“My Note on the Gravestone,” Ensign, June 2014, 76
During the summer of 2003, I was in Michigan, USA, researching my great-great-uncle Robert Hall. At the end of my trip, I revisited a cemetery I had been to 20 years earlier.
When I had visited the cemetery before, I noticed flowers on one of the headstones with the last name Hall. This time I wrote a note, dated it, and laminated it to protect it from the weather. Then I prayerfully left the note at the headstone, hoping that someone who could help me learn more about Robert Hall would find it. I returned home to California hopeful but skeptical that anything would come of this note.
A week later I received a letter from a distant cousin named Deke Bentley.
“Yesterday I had a strange experience,” he wrote. “At 3:00 p.m. I was headed to buy strawberries when I decided to stop by the Plains Road Cemetery to check out my ancestors’ graves. I had not been there for several years. Next to the graves was your postcard.”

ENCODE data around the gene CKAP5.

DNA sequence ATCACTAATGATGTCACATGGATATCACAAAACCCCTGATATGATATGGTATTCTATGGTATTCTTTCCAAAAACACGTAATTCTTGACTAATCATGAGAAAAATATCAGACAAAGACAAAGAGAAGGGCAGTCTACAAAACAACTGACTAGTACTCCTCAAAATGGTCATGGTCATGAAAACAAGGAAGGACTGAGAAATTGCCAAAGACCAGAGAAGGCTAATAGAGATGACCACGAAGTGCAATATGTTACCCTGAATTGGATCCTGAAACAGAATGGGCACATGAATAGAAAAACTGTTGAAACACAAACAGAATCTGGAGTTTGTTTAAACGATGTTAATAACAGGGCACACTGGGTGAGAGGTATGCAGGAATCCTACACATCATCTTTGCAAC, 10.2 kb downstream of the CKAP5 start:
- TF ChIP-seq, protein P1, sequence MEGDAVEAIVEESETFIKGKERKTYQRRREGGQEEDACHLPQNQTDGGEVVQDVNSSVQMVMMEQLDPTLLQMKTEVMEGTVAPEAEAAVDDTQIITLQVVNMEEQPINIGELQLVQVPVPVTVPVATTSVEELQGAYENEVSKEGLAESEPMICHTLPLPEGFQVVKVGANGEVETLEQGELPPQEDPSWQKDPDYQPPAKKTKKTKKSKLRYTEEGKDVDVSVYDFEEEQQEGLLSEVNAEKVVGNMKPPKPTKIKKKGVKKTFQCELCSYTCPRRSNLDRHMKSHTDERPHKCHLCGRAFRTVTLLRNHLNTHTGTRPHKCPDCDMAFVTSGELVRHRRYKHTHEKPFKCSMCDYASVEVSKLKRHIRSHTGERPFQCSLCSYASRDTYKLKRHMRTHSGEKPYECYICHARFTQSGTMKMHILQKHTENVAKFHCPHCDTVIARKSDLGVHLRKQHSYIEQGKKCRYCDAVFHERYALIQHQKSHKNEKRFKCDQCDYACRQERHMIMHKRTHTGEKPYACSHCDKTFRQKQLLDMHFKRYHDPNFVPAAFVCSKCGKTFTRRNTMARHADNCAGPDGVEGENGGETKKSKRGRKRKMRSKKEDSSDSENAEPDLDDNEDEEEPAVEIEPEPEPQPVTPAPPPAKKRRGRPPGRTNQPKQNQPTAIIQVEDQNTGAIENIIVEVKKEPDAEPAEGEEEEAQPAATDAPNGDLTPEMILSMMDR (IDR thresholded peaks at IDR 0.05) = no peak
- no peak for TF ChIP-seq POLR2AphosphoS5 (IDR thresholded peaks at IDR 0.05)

Deke had gone to the cemetery the same day I had left the note. I called him immediately. During our conversation I found out that he lived in Hillsdale, more than 50 miles (80 km) from the cemetery.
A few months later I eagerly returned to Michigan to visit Deke. He told me he had relatives buried in the cemetery directly across from his home, and he asked if I would like to go there. He told me that the cemetery had four gravestones of Halls, two that he knew nothing about.
At the cemetery, Deke showed me the gravestones. The two he didn’t know about belonged to Martin and Anna Hall. I hadn’t brought my records, but I distinctly remembered having researched a Martin Hall.
We rushed to the county courthouse an hour before it closed, hoping a death record would identify Martin’s parents. It did! Martin’s father was Robert Hall! The Holy Ghost confirmed to me that my long search had ended.
Deke, not a member of the Church, said finding Robert Hall seemed “almost spiritual.” I smiled, knowing that the Spirit had led me.
“You may have been disappointed that you didn’t leave your note 20 years ago,” Deke said, “but the fact is that I moved to Hillsdale just three years ago!”
This experience was a lesson to me that family history is indeed part of God’s work and that He leads us in our righteous efforts.